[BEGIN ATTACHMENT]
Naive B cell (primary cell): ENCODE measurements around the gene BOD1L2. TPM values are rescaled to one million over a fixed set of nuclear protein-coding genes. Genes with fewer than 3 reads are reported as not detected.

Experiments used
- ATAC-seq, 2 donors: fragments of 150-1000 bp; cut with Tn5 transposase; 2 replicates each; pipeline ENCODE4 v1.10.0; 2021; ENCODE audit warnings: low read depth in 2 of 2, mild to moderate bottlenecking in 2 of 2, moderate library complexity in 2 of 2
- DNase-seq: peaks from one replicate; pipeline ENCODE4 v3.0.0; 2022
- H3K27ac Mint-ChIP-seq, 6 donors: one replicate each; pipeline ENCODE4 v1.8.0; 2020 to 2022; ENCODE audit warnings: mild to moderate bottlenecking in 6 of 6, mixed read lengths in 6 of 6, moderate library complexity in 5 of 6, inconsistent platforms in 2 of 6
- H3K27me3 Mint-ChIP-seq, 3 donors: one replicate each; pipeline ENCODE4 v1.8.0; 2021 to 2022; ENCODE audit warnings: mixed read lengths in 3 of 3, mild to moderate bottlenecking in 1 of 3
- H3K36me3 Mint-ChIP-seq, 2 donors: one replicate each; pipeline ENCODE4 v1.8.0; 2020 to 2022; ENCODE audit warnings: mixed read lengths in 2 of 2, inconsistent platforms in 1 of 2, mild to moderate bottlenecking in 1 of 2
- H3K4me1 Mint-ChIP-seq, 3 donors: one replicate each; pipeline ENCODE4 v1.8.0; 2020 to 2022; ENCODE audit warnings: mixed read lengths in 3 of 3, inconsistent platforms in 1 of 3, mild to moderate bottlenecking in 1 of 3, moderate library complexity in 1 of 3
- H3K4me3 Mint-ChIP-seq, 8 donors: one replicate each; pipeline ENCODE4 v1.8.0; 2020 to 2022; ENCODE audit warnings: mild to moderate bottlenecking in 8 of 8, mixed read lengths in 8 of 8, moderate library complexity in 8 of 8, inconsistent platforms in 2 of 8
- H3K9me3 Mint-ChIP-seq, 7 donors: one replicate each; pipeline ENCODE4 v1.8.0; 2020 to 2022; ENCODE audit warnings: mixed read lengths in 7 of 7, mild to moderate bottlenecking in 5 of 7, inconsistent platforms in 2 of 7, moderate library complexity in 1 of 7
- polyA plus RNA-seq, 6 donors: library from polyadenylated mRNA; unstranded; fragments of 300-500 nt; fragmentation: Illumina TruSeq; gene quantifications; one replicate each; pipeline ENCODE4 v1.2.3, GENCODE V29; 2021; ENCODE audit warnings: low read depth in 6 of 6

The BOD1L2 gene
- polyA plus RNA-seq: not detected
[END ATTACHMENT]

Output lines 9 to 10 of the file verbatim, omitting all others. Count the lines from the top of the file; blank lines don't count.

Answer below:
- H3K4me3 Mint-ChIP-seq, 8 donors: one replicate each; pipeline ENCODE4 v1.8.0; 2020 to 2022; ENCODE audit warnings: mild to moderate bottlenecking in 8 of 8, mixed read lengths in 8 of 8, moderate library complexity in 8 of 8, inconsistent platforms in 2 of 8
- H3K9me3 Mint-ChIP-seq, 7 donors: one replicate each; pipeline ENCODE4 v1.8.0; 2020 to 2022; ENCODE audit warnings: mixed read lengths in 7 of 7, mild to moderate bottlenecking in 5 of 7, inconsistent platforms in 2 of 7, moderate library complexity in 1 of 7